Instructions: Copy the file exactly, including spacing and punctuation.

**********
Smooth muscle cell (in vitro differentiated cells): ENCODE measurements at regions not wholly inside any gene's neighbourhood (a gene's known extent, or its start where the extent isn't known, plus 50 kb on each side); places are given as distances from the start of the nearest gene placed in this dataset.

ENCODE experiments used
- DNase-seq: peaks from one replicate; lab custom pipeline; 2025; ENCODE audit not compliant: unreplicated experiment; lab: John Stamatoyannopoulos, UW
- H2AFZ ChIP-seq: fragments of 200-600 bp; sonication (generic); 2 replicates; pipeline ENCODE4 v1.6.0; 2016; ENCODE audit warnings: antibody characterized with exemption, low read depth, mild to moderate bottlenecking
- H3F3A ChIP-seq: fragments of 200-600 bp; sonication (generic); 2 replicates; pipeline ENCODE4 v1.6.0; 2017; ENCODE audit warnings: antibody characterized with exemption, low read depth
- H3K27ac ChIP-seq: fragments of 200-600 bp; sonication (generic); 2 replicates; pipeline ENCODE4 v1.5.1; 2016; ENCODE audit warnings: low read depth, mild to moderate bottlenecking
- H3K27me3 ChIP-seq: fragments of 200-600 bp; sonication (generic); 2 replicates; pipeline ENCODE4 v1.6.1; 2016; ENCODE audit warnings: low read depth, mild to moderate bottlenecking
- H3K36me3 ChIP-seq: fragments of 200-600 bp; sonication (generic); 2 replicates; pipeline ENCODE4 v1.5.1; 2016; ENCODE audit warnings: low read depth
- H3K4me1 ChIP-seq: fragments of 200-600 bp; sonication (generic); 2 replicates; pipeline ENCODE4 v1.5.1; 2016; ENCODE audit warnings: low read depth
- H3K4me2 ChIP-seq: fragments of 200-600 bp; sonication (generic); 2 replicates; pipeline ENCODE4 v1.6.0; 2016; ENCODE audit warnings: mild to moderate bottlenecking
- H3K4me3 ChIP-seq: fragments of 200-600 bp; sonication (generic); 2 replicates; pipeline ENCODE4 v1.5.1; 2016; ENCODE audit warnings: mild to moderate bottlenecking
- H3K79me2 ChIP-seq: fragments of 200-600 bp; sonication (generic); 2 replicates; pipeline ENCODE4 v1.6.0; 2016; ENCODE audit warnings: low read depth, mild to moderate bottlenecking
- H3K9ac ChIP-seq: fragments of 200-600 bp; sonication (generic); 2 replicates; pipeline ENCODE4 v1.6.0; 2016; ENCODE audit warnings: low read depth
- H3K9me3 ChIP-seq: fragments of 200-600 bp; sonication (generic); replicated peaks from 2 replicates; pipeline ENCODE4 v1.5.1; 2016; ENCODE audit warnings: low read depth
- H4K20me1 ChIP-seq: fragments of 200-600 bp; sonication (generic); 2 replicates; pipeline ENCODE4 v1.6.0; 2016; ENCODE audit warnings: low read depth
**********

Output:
Smooth muscle cell (in vitro differentiated cells): ENCODE measurements at regions not wholly inside any gene's neighbourhood (a gene's known extent, or its start where the extent isn't known, plus 50 kb on each side); places are given as distances from the start of the nearest gene placed in this dataset.

ENCODE experiments used
- DNase-seq: peaks from one replicate; lab custom pipeline; 2025; ENCODE audit not compliant: unreplicated experiment; lab: John Stamatoyannopoulos, UW
- H2AFZ ChIP-seq: fragments of 200-600 bp; sonication (generic); 2 replicates; pipeline ENCODE4 v1.6.0; 2016; ENCODE audit warnings: antibody characterized with exemption, low read depth, mild to moderate bottlenecking
- H3F3A ChIP-seq: fragments of 200-600 bp; sonication (generic); 2 replicates; pipeline ENCODE4 v1.6.0; 2017; ENCODE audit warnings: antibody characterized with exemption, low read depth
- H3K27ac ChIP-seq: fragments of 200-600 bp; sonication (generic); 2 replicates; pipeline ENCODE4 v1.5.1; 2016; ENCODE audit warnings: low read depth, mild to moderate bottlenecking
- H3K27me3 ChIP-seq: fragments of 200-600 bp; sonication (generic); 2 replicates; pipeline ENCODE4 v1.6.1; 2016; ENCODE audit warnings: low read depth, mild to moderate bottlenecking
- H3K36me3 ChIP-seq: fragments of 200-600 bp; sonication (generic); 2 replicates; pipeline ENCODE4 v1.5.1; 2016; ENCODE audit warnings: low read depth
- H3K4me1 ChIP-seq: fragments of 200-600 bp; sonication (generic); 2 replicates; pipeline ENCODE4 v1.5.1; 2016; ENCODE audit warnings: low read depth
- H3K4me2 ChIP-seq: fragments of 200-600 bp; sonication (generic); 2 replicates; pipeline ENCODE4 v1.6.0; 2016; ENCODE audit warnings: mild to moderate bottlenecking
- H3K4me3 ChIP-seq: fragments of 200-600 bp; sonication (generic); 2 replicates; pipeline ENCODE4 v1.5.1; 2016; ENCODE audit warnings: mild to moderate bottlenecking
- H3K79me2 ChIP-seq: fragments of 200-600 bp; sonication (generic); 2 replicates; pipeline ENCODE4 v1.6.0; 2016; ENCODE audit warnings: low read depth, mild to moderate bottlenecking
- H3K9ac ChIP-seq: fragments of 200-600 bp; sonication (generic); 2 replicates; pipeline ENCODE4 v1.6.0; 2016; ENCODE audit warnings: low read depth
- H3K9me3 ChIP-seq: fragments of 200-600 bp; sonication (generic); replicated peaks from 2 replicates; pipeline ENCODE4 v1.5.1; 2016; ENCODE audit warnings: low read depth
- H4K20me1 ChIP-seq: fragments of 200-600 bp; sonication (generic); 2 replicates; pipeline ENCODE4 v1.6.0; 2016; ENCODE audit warnings: low read depth